Friday 12 April 2019 1:24 am

The City’s towers rise up from ancient streets, and the contrast is sublime


Christian May is the editor of City A.M.

Christian May is the editor of City A.M.

We can become desensitised to the rich history and incredible architectural tapestry that makes the City what it is.

We can shuffle from Tube station to office to restaurant and home again, all without stopping as often as we should to take note of our surroundings and consider our immense good fortune that we work and play in one of the most stimulating and beautiful parts of the capital.

When I started at this paper four years ago, the walk to work on a Sunday was eerily quiet. No shops or bars were open and few tourists ventured this way. Today, the City is a destination – even on a Sunday. One of the reasons must be the stunning architectural contrasts on display.


I see people setting up cameras on the pavement to capture the curve of Eastcheap and its row of centuries-old buildings now dwarfed by the City’s towers. Dwarfed, but not overshadowed.

It looks as if the Tulip will soon join our ever-changing skyline. The Foster & Partners tower will rise to 300m and the “bud” at the top will offer 12 storeys of restaurants, viewing platforms and educational facilities. Not everybody likes the look of it, but I love it.

As the chairman of the City Corporation’s planning committee said when he gave it the green light: “This building has the potential to play an important role in realising our vision of the Square Mile as a vibrant 24/7 city.”

In addition, it will present another thrilling tower to stand watch over the thousand-year-old streets beneath it.

Walk up Philpot Lane from the direction of the Monument and the muscular Walkie Talkie building looms on your right. You feel its presence.

Ahead of you, the sharp, strutting Cheesegrater fills the sky and yet within just a few steps, one can find the sanctuary of the 800-year-old Leadenhall market. I could go on.

These pockets of exhilarating contrast present themselves round every corner of the City, and the Tulip will be a worthy addition to our patch.

Banking on a gentle breeze


As has become tradition I shall be joining the Lord Mayor for the annual charity abseil down one of the financial district’s landmarks.

This year, the Barclays HQ in Canary Wharf (a modest 500ft) will allow us to scramble down from its roof.

The Lord Mayor’s Appeal helps a range of important charities, and if you feel able to support, please do so via this link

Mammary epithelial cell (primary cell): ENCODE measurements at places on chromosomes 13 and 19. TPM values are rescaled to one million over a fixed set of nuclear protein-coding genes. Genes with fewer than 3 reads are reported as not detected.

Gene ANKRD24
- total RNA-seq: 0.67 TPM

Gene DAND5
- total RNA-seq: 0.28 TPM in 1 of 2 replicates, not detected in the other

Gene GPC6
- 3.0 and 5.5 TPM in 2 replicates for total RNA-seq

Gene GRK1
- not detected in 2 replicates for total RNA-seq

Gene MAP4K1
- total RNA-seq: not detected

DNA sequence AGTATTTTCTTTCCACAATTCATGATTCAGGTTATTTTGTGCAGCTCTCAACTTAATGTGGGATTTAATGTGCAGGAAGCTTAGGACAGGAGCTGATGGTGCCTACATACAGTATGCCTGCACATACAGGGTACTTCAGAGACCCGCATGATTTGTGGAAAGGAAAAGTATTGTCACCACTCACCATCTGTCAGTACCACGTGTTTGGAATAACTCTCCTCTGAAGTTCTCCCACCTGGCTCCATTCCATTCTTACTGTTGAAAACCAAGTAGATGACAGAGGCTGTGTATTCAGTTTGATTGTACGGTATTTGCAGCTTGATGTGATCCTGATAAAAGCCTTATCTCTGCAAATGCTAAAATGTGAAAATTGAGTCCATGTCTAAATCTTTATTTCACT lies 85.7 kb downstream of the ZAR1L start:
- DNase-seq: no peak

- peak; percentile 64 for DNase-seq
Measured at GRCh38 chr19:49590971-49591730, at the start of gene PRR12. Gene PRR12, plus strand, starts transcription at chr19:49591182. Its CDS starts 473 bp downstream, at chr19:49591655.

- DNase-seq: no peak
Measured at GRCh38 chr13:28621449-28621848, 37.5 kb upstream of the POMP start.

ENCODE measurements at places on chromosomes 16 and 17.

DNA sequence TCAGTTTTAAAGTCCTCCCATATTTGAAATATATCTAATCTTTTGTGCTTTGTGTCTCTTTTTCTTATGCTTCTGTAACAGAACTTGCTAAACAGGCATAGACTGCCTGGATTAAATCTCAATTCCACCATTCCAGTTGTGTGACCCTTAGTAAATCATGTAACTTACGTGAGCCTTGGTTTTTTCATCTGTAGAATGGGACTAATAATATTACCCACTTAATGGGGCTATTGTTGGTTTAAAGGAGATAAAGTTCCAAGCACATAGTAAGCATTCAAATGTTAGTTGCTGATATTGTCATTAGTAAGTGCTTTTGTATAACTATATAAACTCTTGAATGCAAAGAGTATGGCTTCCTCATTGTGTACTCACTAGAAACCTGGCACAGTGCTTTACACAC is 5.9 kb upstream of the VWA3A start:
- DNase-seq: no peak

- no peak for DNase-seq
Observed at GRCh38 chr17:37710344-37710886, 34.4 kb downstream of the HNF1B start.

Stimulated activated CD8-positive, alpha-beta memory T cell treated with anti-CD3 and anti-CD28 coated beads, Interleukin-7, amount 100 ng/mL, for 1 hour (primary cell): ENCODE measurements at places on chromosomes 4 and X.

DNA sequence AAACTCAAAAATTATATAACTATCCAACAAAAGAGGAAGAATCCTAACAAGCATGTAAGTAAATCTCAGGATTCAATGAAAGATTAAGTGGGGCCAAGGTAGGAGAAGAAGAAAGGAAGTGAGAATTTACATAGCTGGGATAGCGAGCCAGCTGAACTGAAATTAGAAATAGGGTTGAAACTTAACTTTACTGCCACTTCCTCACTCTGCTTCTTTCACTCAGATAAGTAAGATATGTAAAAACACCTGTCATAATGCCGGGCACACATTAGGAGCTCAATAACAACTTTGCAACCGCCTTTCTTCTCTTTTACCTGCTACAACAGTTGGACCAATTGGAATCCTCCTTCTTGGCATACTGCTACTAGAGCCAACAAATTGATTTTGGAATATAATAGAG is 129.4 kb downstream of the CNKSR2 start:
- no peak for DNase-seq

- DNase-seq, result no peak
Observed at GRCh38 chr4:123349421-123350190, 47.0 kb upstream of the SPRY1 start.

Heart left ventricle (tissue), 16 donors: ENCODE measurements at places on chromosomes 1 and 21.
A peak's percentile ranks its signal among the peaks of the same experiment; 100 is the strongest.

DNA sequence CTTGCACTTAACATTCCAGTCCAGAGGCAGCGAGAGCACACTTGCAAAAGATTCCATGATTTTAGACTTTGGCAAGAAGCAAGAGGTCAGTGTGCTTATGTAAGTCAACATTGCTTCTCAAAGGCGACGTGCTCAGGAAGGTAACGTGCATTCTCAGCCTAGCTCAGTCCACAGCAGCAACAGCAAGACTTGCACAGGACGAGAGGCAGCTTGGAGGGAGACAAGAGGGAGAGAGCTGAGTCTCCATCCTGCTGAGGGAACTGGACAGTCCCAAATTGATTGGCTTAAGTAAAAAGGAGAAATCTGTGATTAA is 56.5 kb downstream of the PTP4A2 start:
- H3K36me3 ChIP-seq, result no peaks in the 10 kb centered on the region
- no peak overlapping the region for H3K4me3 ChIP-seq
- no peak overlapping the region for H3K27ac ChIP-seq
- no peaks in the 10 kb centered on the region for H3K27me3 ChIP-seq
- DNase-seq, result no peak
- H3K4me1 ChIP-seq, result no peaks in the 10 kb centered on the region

May they rest in peace

Wednesday marked the 27th anniversary of the Baltic Exchange bombing by the IRA which killed three people and injured nearly 100. The one-ton bomb was the biggest detonated in mainland Britain since the Second World War and devastated the area around St Mary Axe.

Several retired police officers shared their memories on Twitter this week of arriving on the scene to find horror and carnage. The three killed were Paul Butt (20), Thomas Casey (49) and Danielle Carter (15).

Attention all runners 

City A.M. is able to offer you a place in the 2020 London Marathon, thanks to the wonderful charity Give Them a Sporting Chance. Founded in 1990 the charity provides incredible experiences for people with disabilities and their carers.

Its patron, HRH The Princess Royal, has asked us to identify a runner who could take a marathon place on their behalf. Her Royal Highness would expect a decent time and considerable fundraising success. Email me if you’d like to compete.

A revolution in Berlin

I had a drink on Tuesday night with Dr Rainer Zitelmann, the German author, academic and entrepreneur. His books on the psychological traits of the super-rich and in defence of capitalism are tremendous, so it was a pleasure to talk to him.

In the vault bar of The Ned – a former bank HQ – he stood out (though wasn’t out of place) in his “I Love Capitalism” T-shirt.

We talked about the views on Brexit in our respective countries, but he was more animated by another referendum – one that could soon take place in his native Berlin.

Eighty-five per cent of Berliners rent their home rather than own it, and anger has grown at the portfolios amassed by large landlords. If enough signatures are gathered a referendum could be forced, calling for the expropriation of property from companies that own more than 3,000 apartments.

Polls suggest it could pass, leaving the cash-strapped city council responsible for billions of euros in compensation. Truly these are revolutionary times in Berlin.

 

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